Free Flight Models — A great way to help grow our hobby and have FUN!

Sep 06, 2011 6 Comments by

(Above) Some happy Free Flight winners at Rhinebeck

With today’s high pressure world, RC airplanes are a good way to relax and forget your day to day worries. But RC in itself can also be a bit complicated and demanding to the newcomer. One of the greatest ways to rediscove model airplanes is with free flight! Rubber powered scale planes are maybe of of our hobby’s best kept secrets. If your club is looking for an activity to get members together, especially during the colder “building months” try a build night at the club meeting hall or even in conjunction with a local hobby shop. You’ll be surprized how much fun it is! Many RC car types look their noses down on the actual building of models with balsa and tissue, but really, they don’t know what their talking about and are missing out on a whole lot of fun.

We know of three local model airplane events that also include free flight. The first is the WW1 Jamboree at the Old Rhinebeck Aerodrome in September.

  

The next is a June event in Red Hook, NY called the Cole Palen Memorial Free Flight event hosted by our good friend Tom Polapink.

 

The third is my own annual Big Biplane Bash also held in September hosted by the Central CT RC Club in Farmington. Everyone agrees these special non RC, non motorized events are the greatest and everyone has a lot of fun!

  

Give it a try, you’ll be happy you did.

   

   

Leave a comment and let us know what you have that’s rubber powered.

Featured News, Gerry Yarrish

About the author

Senior Technical Editor About Me: I have a lifelong passion for all things scale, and I love to design, build and fly scale RC airplanes. With 20 plus years as part of the Air Age family of magazines, I love producing Model Airplane News and Electric Flight.

6 Responses to “Free Flight Models — A great way to help grow our hobby and have FUN!”

  1. Rich Uravitch says:

    Now we’re talkin’, Gerry. Here’s the challenge…..get some of the newcomers to flying to build, cover and successfully FLY a free flight model. It’s a lot tougher than they might think but they’ll be joining a large fraternity and develop skills that will serve them well whatever path they choose in the aero world. That, in itself, is a huge payoff!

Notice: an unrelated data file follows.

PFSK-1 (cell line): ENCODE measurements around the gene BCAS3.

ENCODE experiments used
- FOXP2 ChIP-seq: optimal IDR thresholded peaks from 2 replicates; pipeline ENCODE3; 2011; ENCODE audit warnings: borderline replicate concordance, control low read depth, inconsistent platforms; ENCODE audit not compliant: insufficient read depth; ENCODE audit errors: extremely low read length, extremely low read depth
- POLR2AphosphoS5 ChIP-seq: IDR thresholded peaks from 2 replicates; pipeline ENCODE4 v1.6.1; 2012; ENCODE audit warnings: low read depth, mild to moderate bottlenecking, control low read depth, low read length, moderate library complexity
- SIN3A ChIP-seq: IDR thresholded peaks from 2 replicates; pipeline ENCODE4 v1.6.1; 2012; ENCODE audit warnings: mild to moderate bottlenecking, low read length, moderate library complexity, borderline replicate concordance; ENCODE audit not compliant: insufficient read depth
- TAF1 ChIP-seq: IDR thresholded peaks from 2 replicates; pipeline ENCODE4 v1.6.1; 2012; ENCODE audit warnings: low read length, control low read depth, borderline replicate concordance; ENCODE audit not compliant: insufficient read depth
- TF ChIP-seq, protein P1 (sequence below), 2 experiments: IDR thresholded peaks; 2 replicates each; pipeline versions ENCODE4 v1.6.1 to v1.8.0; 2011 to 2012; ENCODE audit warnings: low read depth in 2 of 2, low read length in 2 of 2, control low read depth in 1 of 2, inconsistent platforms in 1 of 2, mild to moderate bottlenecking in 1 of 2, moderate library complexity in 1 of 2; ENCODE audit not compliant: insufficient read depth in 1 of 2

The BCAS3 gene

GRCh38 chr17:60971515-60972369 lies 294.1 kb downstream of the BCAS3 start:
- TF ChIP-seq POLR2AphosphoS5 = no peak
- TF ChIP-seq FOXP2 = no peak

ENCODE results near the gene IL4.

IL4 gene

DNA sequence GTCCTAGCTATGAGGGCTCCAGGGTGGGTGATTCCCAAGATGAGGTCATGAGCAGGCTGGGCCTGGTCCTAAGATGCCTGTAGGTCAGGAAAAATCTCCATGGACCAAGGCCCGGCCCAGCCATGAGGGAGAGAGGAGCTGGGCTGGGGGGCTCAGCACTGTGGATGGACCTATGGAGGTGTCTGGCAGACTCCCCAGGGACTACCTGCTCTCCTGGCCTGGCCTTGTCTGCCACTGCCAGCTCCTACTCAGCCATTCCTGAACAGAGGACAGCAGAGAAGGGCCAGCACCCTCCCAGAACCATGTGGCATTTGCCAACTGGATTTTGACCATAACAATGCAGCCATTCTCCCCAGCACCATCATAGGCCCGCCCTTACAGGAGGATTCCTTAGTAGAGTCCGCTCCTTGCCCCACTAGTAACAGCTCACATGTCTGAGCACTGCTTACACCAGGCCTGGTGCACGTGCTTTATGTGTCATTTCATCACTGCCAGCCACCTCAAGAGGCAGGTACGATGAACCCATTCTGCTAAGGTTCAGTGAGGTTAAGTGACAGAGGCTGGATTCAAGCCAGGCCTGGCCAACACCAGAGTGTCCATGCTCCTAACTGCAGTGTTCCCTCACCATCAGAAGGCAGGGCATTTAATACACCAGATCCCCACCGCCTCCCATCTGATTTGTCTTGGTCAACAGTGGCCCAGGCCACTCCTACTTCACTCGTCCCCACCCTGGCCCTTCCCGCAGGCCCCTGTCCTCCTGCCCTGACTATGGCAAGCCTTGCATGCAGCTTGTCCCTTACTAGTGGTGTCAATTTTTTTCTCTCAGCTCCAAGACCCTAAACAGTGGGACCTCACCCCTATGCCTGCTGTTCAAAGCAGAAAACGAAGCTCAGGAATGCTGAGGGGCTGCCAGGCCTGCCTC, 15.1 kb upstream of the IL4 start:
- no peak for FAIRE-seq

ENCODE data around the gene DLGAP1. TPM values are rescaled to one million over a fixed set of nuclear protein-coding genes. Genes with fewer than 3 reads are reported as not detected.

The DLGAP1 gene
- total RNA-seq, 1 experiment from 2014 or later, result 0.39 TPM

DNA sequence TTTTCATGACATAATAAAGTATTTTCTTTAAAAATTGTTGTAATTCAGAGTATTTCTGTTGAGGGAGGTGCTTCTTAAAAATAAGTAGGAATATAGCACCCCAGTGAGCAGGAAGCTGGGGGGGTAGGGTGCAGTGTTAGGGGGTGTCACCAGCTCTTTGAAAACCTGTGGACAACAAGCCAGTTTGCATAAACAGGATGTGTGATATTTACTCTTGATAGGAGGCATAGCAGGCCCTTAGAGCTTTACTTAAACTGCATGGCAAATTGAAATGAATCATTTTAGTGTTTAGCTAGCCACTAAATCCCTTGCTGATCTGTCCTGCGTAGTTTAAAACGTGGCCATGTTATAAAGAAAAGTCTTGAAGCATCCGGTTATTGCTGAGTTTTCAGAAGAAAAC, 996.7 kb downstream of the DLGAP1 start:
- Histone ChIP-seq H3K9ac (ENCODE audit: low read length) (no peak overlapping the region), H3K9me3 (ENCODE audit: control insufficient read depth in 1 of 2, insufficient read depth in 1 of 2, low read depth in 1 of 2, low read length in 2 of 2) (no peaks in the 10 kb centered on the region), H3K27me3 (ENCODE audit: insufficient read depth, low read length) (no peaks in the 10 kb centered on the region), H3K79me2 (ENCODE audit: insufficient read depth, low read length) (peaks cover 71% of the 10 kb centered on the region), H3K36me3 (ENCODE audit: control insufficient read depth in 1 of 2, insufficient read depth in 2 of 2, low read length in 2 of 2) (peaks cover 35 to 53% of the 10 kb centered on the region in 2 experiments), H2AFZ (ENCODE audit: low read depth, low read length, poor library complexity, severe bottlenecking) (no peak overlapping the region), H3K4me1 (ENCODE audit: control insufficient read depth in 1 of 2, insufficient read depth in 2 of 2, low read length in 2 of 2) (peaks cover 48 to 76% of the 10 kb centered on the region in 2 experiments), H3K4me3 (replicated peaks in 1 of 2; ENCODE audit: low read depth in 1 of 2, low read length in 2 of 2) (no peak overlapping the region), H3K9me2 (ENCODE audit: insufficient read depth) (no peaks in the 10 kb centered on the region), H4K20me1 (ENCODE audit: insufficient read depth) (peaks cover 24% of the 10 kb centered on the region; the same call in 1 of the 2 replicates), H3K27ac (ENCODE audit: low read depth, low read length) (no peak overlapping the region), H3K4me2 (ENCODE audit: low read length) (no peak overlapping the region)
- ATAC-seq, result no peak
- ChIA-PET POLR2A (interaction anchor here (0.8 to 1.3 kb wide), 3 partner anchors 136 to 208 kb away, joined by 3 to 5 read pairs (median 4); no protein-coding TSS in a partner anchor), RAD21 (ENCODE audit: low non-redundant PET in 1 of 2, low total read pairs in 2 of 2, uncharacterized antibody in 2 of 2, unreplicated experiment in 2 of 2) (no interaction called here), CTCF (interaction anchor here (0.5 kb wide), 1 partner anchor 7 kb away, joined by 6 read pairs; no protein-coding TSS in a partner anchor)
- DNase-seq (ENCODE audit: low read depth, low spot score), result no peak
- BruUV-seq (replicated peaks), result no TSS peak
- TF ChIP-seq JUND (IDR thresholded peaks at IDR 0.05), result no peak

2. Gerry Yarrish says:

    Hey Rich! Great to hear you here! I agree. I started out with my Dad doing the stick n tissue build. It was great fun and a valuable learing experience when it came time to flight trimming. Hope we can re-ignite the building passion
    GY

  3. Anonymous says:

    IT IS NICE TO SEE THAT AFTER YEARS OF PUBLISHING A CATALOG AND A KIT REVIEW SOURCE YOUR EDITORS HAVE DECIDED TO RETURN TO BEING A CRAFT MAGAZINE. ARTICLES ON 2 OUNCE $10 AIRPLANES? AN ARTICLE ON HOW TO BUILD FROM A PLAN? ARE YOU AWARE OF THE FACT THIS THIS MAY BE AN INSIDIOUS WAY TO LURE YOUTH FROM THEIR MINIATURE VIDEO SCREENS ON THE IDIOT BOXES THEY ALL CARRY?? BE CAREFUL, YOU YOU MAY TRAIN A NEW GENERATION IN MANUAL SKILLS, AND USING THEIR MINDS; THEY MAY HAVE TO THINK MATH AND PHYSICS AND SPEND TIME QUIETLY CREATING THEIR OWN FUN! iTS UN-AMERICAN! – AND CHINA WON’T STAND FOR IT!
    RCD IN CT

  4. Stan Stein says:

    I built my first rubber-powered “air-something” at age 8, that was in 1938. It was a 5 cent kit financed by my newspaper route. It was an ROG, and lots of you remember them. I was lucky, the little plane flew right off the makeshift piece of cardboard it was built on. It was papered with white paste Mom made from flour and water. Used sparingly, it held the tissue paper on and miraculously there were no warps.(Luck!) It flew in circles above me and glided down almost from where it was launched. The bug had bitten! Over the years, I progressed to flying scales, naturally free-flight.
    Some flew beautifully, some didn’t. I never quit.
    The hobby and me were wedded, except for a few years in the service of Uncle Sam.
    Now, I build park-flyer sport scale RC’s, but flying sites are hard to come by where I’m located. There are always free-flights that I can trim to fly in smaller areas.
    And, the joy of building, creating, still goes on. I’m 81 now, eyes are still good, legs are still good, I can even chase an errant free-flight! I can keep going with this! I wish the younger guys would get the same kick I’ve had out of researching, drawing up plans, securing the materials, and building something special only to its creator.
    That’s something that can’t be bought, ready made, in a box!
    However, whatever your flying pleasure, keep ‘em flying!

  5. Graham.harris says:

    Free flight modelling is enjoyable and fun embracing all types of models. Your article has stimulated my interest and revived memories of earlier days using several models including the Keil Kraft Luscomb Silvaire, Veron Cardinal, etc.
    Other models included Jetex 50, and now their is a hanger under house with approx. 40 maily electric models of all types, even converted rubber to electric models. The relaxing pleasure of building and flying is unbeatable !

  6. Graham.harris says:

    Thankyou for the opportunity of contributing. Keep sending out news items of interest, ranging from model tips, flying model types, events, etc.

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